• The droughts of the 1930’s, especially in the Great Plains, are considered some of the worst droughts in history. Farmers were using more farmland not always suitable for farming to keep up with the expense of new technology and crop varieties. Already facing economic hardship because of the Depression, farmers, banks, and businesses suffered even more.
  • The main features of the New Deal were direct relief, economic recovery, and financial reform, known as the “3 Rs.”
      • Relief was immediate help. The Civilian Conservation Corp (CCC) was a work relief program for men to help reduce unemployment. The Works Progress Administration (WPA) was the largest New Deal agency. It provided millions of people with jobs and redistribute food, clothing, and housing. White collar workers such as artists, writers, and journalists were helped by this program as well.
      • Recovery included many programs that would restore the “economic health” of the US. The Emergency Banking Act helped reopen banks under the supervision of the Treasury Department.
      • Reform was intended to fix some of the problems that initially caused the Great Depression. The Tennessee Valley Authority is a federal corporation that provided economic development in the Tennessee Valley, an area that was severely impacted by the Great Depression. An important goal of the TVA was to modernize the area’s society and economy.
soup kitchens
Soup Kitchens

During the Great Depression preceding the passage of the Social Security Act, "soup kitchens" provided the only meals some unemployed Americans had. This particular soup kitchen was sponsored by the Chicago gangster Al Capone.

Publisher: Penguin Group (USA)

Publisher: Penguin Group (USA)

Publisher: Penguin Group (USA)

margaret mitchell
Margaret Mitchell
  • How did her contributions add to the culture of the 1920s?
  • Significant location
    • Atlanta, Georgia
    • Created a myth and romanticized the Civil War
      • Think about the stereotypes of Mammy and Prissy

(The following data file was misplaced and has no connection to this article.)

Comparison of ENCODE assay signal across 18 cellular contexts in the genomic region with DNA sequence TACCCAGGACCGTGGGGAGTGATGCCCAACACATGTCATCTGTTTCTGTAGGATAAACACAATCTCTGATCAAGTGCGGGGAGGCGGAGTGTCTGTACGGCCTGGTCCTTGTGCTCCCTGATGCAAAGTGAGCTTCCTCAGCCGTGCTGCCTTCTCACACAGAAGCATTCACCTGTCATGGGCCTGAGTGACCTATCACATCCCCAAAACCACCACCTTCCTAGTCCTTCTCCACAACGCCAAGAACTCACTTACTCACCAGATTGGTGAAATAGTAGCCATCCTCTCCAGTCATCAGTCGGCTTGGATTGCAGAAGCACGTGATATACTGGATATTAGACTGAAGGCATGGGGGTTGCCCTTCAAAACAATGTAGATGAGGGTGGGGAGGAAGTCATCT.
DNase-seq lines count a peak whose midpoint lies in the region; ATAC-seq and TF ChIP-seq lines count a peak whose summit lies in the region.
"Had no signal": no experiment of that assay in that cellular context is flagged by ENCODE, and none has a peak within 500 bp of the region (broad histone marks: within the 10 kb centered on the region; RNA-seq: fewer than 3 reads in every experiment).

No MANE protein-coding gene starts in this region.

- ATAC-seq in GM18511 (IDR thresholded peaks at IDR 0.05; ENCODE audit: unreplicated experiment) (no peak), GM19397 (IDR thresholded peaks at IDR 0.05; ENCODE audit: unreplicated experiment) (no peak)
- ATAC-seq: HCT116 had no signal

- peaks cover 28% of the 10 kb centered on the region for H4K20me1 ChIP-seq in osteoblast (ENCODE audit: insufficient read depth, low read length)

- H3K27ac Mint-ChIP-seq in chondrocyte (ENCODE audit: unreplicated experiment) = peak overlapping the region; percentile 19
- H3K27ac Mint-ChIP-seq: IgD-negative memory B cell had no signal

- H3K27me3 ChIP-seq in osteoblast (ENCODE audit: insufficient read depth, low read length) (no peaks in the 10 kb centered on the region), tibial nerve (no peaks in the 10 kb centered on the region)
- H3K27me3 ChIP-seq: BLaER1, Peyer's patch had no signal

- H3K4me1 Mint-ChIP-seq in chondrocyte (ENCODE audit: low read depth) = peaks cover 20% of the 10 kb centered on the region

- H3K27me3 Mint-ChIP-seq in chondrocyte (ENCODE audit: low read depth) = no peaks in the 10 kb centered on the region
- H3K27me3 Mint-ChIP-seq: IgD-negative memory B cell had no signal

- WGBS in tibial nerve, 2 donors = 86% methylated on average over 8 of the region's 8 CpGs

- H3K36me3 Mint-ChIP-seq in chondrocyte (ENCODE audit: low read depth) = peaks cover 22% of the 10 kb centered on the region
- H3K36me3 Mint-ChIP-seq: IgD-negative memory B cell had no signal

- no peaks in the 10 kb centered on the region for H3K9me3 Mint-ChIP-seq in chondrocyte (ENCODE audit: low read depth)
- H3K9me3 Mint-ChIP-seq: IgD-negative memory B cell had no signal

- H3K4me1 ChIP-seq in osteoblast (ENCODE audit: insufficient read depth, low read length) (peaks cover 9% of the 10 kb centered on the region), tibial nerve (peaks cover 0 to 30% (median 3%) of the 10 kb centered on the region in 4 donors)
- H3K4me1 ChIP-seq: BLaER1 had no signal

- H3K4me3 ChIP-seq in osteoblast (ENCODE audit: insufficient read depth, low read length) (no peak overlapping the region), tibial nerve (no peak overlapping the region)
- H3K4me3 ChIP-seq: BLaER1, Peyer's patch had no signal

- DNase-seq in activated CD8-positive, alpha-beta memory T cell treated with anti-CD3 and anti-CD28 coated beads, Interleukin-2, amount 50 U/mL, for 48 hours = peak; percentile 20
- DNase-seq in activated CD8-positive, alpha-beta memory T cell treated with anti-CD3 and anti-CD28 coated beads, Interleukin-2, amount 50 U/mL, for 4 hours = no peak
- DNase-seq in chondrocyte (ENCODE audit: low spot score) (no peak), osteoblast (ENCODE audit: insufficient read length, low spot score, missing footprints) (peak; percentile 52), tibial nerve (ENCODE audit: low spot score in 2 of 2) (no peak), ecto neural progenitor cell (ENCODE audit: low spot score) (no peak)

• Character Traits
    • Journalist for Atlanta Journal Sunday Magazine
    • Took about a decade to complete Gone With the Wind
    • Very popular book in spite of the Great Depression
      • Over 1 million copies sold in first 6 months of publication
    • Pulitzer Prize winning story
framework support10
Framework Support
  • After learning about the work of the CCC, WPA, and TVA, students should select a photograph of people working for one of these organizations (link provided in resource section below) and create a picture postcard using the photograph. The student will take on the role of a young man employed by the organization and write a letter home to his family describing the work he is doing. The letter might include an explanation of the project he is part of, his coworkers, his wages, his living conditions, etc.


Remember! These are only suggested resources. Make sure to preview these sites before sharing them with your students. You know your students better than I do!

    • America’s Story from the Library of Congress; after reading the story, scroll down to find stories about Billie Holiday and Ella Fitzgerald
    • Exhibit from the Smithsonian-see the images that were part of the Jazz Age
    • The Trail End State Historic Site from Wyoming-discusses the Jazz Age through the lens of flappers, music, and dance
    • Links to different topics related to WWI; history of the war shared by the United Kingdom
    • Main focus is the life of President Woodrow Wilson. Scroll past his life to the section that discusses his life in the White House and there is information on America’s neutrality and then engagement in WWI.
    • From PBS, maps, timeline, and other information about the Dust Bowl. An article is included about the Great Depression.
resources for integration
Resources for Integration

View from the Air

Reeve Lindbergh

Publisher: Penguin Group (USA) Incorporated

The Legend of the Curse of the Bambino

Dan Shaughnessy

Publisher: Simon & Schuster Adult Publishing Group

Jesse Owens Fastest Man Alive

Carole Boston Weatherford

Publisher: Walker & Company

Love to Langston

Tony Medina

Publisher: Lee & Low Books, Inc.

Ellington Was Not a Street


Publisher: Simon & Schuster Adult Publishing Group

If I Only Had a Horn


Publisher: Houghton Mifflin Harcourt Trade & Reference Publishers

We’ll Race You, Henry

Barbara Mitchell

Publisher: Lerner Publishing Group

When Willard Met Babe Ruth

Donald Hall

Publisher: Harcourt Children's Books